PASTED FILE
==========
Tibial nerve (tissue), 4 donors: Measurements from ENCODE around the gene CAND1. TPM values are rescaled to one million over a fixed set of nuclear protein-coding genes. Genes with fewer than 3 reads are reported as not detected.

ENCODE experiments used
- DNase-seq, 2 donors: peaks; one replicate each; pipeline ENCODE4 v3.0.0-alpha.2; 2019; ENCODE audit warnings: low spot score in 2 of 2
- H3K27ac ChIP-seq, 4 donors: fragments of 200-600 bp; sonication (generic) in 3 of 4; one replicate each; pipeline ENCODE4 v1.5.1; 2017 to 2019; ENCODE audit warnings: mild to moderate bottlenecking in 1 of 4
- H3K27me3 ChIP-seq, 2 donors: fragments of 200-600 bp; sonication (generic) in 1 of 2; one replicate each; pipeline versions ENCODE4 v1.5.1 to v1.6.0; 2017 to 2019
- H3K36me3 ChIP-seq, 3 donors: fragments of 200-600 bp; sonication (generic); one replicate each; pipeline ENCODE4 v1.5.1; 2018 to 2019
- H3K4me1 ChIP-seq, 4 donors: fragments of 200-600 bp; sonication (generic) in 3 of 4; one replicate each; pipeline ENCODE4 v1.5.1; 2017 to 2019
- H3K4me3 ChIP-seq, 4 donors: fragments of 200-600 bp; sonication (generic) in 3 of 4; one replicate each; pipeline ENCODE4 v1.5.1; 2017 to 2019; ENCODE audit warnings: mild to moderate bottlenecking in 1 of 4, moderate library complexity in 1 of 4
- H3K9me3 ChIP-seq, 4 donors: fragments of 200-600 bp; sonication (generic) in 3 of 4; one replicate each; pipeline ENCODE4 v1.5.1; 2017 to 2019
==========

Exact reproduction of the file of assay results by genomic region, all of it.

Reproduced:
Tibial nerve (tissue), 4 donors: Measurements from ENCODE around the gene CAND1. TPM values are rescaled to one million over a fixed set of nuclear protein-coding genes. Genes with fewer than 3 reads are reported as not detected.

ENCODE experiments used
- DNase-seq, 2 donors: peaks; one replicate each; pipeline ENCODE4 v3.0.0-alpha.2; 2019; ENCODE audit warnings: low spot score in 2 of 2
- H3K27ac ChIP-seq, 4 donors: fragments of 200-600 bp; sonication (generic) in 3 of 4; one replicate each; pipeline ENCODE4 v1.5.1; 2017 to 2019; ENCODE audit warnings: mild to moderate bottlenecking in 1 of 4
- H3K27me3 ChIP-seq, 2 donors: fragments of 200-600 bp; sonication (generic) in 1 of 2; one replicate each; pipeline versions ENCODE4 v1.5.1 to v1.6.0; 2017 to 2019
- H3K36me3 ChIP-seq, 3 donors: fragments of 200-600 bp; sonication (generic); one replicate each; pipeline ENCODE4 v1.5.1; 2018 to 2019
- H3K4me1 ChIP-seq, 4 donors: fragments of 200-600 bp; sonication (generic) in 3 of 4; one replicate each; pipeline ENCODE4 v1.5.1; 2017 to 2019
- H3K4me3 ChIP-seq, 4 donors: fragments of 200-600 bp; sonication (generic) in 3 of 4; one replicate each; pipeline ENCODE4 v1.5.1; 2017 to 2019; ENCODE audit warnings: mild to moderate bottlenecking in 1 of 4, moderate library complexity in 1 of 4
- H3K9me3 ChIP-seq, 4 donors: fragments of 200-600 bp; sonication (generic) in 3 of 4; one replicate each; pipeline ENCODE4 v1.5.1; 2017 to 2019